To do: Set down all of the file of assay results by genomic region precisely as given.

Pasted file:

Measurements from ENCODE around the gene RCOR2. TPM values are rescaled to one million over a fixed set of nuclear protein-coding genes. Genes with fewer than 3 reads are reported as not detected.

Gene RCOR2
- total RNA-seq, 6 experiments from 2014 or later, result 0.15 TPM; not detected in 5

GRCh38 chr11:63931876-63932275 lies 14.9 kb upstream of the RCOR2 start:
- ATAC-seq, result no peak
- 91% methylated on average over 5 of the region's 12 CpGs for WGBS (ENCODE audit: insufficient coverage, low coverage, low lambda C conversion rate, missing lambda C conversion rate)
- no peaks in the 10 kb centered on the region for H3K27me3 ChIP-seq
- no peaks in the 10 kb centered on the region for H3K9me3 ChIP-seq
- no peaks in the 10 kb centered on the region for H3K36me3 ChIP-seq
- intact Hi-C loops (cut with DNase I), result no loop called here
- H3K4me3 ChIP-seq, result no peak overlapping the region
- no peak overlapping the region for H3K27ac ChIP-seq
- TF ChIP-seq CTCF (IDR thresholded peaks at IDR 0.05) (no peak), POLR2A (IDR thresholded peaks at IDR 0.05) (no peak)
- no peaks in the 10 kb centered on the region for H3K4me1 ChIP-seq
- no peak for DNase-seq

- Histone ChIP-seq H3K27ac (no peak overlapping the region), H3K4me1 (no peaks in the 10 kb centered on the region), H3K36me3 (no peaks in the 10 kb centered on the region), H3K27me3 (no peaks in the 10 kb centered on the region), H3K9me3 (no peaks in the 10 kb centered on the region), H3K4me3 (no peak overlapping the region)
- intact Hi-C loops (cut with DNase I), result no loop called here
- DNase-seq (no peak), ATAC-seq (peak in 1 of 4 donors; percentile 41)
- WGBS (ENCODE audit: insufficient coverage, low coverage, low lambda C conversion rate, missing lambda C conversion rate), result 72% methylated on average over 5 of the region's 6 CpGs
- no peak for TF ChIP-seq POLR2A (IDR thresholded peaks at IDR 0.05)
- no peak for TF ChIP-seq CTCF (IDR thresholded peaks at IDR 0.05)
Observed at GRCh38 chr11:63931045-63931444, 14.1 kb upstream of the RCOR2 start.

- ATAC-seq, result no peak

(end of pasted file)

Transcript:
Measurements from ENCODE around the gene RCOR2. TPM values are rescaled to one million over a fixed set of nuclear protein-coding genes. Genes with fewer than 3 reads are reported as not detected.

Gene RCOR2
- total RNA-seq, 6 experiments from 2014 or later, result 0.15 TPM; not detected in 5

GRCh38 chr11:63931876-63932275 lies 14.9 kb upstream of the RCOR2 start:
- ATAC-seq, result no peak
- 91% methylated on average over 5 of the region's 12 CpGs for WGBS (ENCODE audit: insufficient coverage, low coverage, low lambda C conversion rate, missing lambda C conversion rate)
- no peaks in the 10 kb centered on the region for H3K27me3 ChIP-seq
- no peaks in the 10 kb centered on the region for H3K9me3 ChIP-seq
- no peaks in the 10 kb centered on the region for H3K36me3 ChIP-seq
- intact Hi-C loops (cut with DNase I), result no loop called here
- H3K4me3 ChIP-seq, result no peak overlapping the region
- no peak overlapping the region for H3K27ac ChIP-seq
- TF ChIP-seq CTCF (IDR thresholded peaks at IDR 0.05) (no peak), POLR2A (IDR thresholded peaks at IDR 0.05) (no peak)
- no peaks in the 10 kb centered on the region for H3K4me1 ChIP-seq
- no peak for DNase-seq

- Histone ChIP-seq H3K27ac (no peak overlapping the region), H3K4me1 (no peaks in the 10 kb centered on the region), H3K36me3 (no peaks in the 10 kb centered on the region), H3K27me3 (no peaks in the 10 kb centered on the region), H3K9me3 (no peaks in the 10 kb centered on the region), H3K4me3 (no peak overlapping the region)
- intact Hi-C loops (cut with DNase I), result no loop called here
- DNase-seq (no peak), ATAC-seq (peak in 1 of 4 donors; percentile 41)
- WGBS (ENCODE audit: insufficient coverage, low coverage, low lambda C conversion rate, missing lambda C conversion rate), result 72% methylated on average over 5 of the region's 6 CpGs
- no peak for TF ChIP-seq POLR2A (IDR thresholded peaks at IDR 0.05)
- no peak for TF ChIP-seq CTCF (IDR thresholded peaks at IDR 0.05)
Observed at GRCh38 chr11:63931045-63931444, 14.1 kb upstream of the RCOR2 start.

- ATAC-seq, result no peak